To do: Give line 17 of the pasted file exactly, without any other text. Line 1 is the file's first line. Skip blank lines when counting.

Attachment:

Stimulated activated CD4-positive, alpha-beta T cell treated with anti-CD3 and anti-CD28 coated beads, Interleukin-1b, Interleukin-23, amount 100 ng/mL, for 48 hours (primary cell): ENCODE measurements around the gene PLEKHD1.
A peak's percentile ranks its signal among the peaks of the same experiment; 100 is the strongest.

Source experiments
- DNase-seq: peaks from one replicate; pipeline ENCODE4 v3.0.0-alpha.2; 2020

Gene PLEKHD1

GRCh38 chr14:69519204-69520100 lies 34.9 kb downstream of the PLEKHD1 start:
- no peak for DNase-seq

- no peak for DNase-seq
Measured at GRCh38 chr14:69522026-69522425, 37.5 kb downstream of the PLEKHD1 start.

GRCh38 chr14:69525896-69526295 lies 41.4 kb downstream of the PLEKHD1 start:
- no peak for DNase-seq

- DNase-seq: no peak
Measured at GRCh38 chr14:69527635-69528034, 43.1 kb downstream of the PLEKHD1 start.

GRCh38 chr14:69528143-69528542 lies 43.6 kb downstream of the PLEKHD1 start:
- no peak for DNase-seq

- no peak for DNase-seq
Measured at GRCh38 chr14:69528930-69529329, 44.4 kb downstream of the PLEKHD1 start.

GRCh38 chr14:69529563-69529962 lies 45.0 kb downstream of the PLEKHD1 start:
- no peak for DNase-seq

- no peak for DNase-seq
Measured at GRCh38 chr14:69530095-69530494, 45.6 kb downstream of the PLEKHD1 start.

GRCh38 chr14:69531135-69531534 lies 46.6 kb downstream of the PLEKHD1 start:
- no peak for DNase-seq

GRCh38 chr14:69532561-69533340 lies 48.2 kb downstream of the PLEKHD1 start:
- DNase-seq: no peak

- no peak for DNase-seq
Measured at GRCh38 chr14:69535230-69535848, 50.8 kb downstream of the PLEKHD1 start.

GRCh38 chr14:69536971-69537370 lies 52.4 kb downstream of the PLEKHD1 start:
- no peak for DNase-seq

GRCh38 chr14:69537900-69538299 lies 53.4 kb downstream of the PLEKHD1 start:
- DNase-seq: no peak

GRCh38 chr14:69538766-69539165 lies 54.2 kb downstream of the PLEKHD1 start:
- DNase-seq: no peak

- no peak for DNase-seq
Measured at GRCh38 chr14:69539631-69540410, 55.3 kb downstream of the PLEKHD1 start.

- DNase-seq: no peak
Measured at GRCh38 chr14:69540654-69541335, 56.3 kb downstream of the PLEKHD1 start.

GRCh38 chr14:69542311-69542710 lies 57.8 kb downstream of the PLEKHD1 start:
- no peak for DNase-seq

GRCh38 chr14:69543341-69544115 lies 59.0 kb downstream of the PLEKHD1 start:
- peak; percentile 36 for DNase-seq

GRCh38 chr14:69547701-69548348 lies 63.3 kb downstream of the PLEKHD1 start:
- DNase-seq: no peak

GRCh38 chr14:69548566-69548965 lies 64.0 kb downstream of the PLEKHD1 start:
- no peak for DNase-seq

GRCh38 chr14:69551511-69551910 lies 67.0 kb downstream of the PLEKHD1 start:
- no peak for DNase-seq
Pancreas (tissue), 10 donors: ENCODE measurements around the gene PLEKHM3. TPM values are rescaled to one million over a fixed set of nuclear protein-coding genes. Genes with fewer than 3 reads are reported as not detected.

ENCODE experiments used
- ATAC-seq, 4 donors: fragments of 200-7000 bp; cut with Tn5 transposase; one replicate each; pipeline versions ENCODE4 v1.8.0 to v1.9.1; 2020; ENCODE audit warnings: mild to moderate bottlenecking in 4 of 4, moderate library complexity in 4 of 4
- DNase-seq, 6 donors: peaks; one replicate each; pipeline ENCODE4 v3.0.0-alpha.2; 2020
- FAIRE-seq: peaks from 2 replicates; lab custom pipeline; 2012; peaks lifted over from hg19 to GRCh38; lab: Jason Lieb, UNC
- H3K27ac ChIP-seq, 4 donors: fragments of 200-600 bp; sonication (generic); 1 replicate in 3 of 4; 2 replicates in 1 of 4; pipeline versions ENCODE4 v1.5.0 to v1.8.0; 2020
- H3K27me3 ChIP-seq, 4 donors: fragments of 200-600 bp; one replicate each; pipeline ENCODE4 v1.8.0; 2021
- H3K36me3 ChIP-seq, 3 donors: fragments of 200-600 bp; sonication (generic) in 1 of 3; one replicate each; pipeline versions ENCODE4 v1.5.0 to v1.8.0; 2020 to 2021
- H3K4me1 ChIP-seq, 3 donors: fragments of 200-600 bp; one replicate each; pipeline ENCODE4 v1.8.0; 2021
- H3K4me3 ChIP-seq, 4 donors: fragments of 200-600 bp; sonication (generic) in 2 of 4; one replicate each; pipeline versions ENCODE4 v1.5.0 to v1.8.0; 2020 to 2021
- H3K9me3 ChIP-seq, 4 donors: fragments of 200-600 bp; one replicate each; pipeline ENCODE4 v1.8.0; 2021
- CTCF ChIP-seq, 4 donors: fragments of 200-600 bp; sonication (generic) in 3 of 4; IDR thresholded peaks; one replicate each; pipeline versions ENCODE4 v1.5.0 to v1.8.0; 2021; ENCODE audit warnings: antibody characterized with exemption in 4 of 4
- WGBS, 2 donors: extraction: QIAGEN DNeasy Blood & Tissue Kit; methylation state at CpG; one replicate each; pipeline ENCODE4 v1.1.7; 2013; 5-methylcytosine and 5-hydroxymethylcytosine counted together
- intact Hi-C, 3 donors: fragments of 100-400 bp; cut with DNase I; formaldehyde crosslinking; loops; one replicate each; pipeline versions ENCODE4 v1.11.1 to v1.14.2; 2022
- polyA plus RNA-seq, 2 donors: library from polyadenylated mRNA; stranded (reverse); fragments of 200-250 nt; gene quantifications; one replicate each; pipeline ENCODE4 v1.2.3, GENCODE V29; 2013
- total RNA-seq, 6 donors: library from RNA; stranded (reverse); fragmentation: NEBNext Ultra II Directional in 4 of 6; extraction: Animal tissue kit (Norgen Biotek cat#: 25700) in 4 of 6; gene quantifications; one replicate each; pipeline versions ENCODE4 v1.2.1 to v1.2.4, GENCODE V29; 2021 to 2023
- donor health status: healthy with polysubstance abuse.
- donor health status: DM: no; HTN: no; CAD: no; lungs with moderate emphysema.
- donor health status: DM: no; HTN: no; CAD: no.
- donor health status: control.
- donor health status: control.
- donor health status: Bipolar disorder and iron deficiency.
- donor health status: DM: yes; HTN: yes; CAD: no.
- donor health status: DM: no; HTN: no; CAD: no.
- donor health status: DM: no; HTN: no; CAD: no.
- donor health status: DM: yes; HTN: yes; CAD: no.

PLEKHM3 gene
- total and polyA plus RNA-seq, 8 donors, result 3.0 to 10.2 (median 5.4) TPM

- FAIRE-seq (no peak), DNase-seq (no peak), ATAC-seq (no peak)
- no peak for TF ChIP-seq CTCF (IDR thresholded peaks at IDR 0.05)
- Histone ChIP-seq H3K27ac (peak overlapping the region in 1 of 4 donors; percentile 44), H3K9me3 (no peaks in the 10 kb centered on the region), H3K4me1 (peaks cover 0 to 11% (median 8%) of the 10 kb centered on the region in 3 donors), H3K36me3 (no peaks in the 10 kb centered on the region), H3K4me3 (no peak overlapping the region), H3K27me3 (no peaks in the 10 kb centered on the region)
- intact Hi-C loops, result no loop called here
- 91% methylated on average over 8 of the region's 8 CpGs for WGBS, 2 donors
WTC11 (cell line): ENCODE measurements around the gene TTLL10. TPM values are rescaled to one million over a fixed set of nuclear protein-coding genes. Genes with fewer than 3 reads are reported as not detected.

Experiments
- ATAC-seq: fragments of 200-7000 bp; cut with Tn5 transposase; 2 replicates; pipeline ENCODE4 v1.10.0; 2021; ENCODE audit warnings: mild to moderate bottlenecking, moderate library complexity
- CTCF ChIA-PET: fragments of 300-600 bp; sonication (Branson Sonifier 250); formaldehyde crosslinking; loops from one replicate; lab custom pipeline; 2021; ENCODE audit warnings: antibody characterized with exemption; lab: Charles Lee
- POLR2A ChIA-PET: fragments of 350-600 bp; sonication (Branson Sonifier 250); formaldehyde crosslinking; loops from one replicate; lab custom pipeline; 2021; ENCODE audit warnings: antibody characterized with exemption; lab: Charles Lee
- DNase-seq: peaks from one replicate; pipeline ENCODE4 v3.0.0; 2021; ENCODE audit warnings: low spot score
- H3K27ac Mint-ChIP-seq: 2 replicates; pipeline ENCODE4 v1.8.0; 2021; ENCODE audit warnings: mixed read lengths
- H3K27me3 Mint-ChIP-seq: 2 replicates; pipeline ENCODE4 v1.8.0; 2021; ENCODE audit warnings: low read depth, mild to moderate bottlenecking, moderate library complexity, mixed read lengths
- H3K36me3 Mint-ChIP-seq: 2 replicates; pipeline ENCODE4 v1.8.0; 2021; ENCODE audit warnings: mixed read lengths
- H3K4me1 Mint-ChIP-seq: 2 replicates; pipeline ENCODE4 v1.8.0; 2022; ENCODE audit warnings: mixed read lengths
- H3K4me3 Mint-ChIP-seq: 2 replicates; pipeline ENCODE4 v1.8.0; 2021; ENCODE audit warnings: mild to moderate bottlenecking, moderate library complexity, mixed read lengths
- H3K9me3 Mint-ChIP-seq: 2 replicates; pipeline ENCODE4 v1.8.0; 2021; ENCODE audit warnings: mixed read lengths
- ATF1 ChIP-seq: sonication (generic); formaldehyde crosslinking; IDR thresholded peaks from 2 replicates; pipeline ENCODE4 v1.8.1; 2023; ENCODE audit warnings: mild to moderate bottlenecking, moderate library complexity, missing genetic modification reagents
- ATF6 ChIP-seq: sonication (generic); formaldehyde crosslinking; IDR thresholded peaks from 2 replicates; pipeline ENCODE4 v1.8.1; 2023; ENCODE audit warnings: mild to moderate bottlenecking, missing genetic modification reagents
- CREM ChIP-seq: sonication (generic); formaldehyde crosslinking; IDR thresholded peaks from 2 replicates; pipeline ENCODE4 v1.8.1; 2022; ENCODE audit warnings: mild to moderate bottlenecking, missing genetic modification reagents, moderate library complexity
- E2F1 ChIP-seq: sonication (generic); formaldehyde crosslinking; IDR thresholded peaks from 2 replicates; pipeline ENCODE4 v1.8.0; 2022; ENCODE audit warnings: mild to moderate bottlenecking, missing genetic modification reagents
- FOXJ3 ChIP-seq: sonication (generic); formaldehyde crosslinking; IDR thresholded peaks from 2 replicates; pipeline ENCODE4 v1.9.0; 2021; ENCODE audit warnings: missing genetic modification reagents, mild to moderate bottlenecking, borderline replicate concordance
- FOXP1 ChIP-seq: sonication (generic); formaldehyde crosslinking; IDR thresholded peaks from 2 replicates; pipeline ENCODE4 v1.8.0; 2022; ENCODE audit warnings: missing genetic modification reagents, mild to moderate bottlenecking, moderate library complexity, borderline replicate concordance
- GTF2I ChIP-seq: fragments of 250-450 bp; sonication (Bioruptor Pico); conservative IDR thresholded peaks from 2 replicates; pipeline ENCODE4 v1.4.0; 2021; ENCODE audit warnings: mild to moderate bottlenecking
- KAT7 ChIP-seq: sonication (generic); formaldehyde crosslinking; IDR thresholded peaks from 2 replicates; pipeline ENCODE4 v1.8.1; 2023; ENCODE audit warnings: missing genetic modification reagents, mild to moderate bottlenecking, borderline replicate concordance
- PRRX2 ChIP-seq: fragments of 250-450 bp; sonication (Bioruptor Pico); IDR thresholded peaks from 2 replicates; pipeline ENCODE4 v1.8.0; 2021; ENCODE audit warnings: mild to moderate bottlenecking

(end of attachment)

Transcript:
Measured at GRCh38 chr14:69528930-69529329, 44.4 kb downstream of the PLEKHD1 start.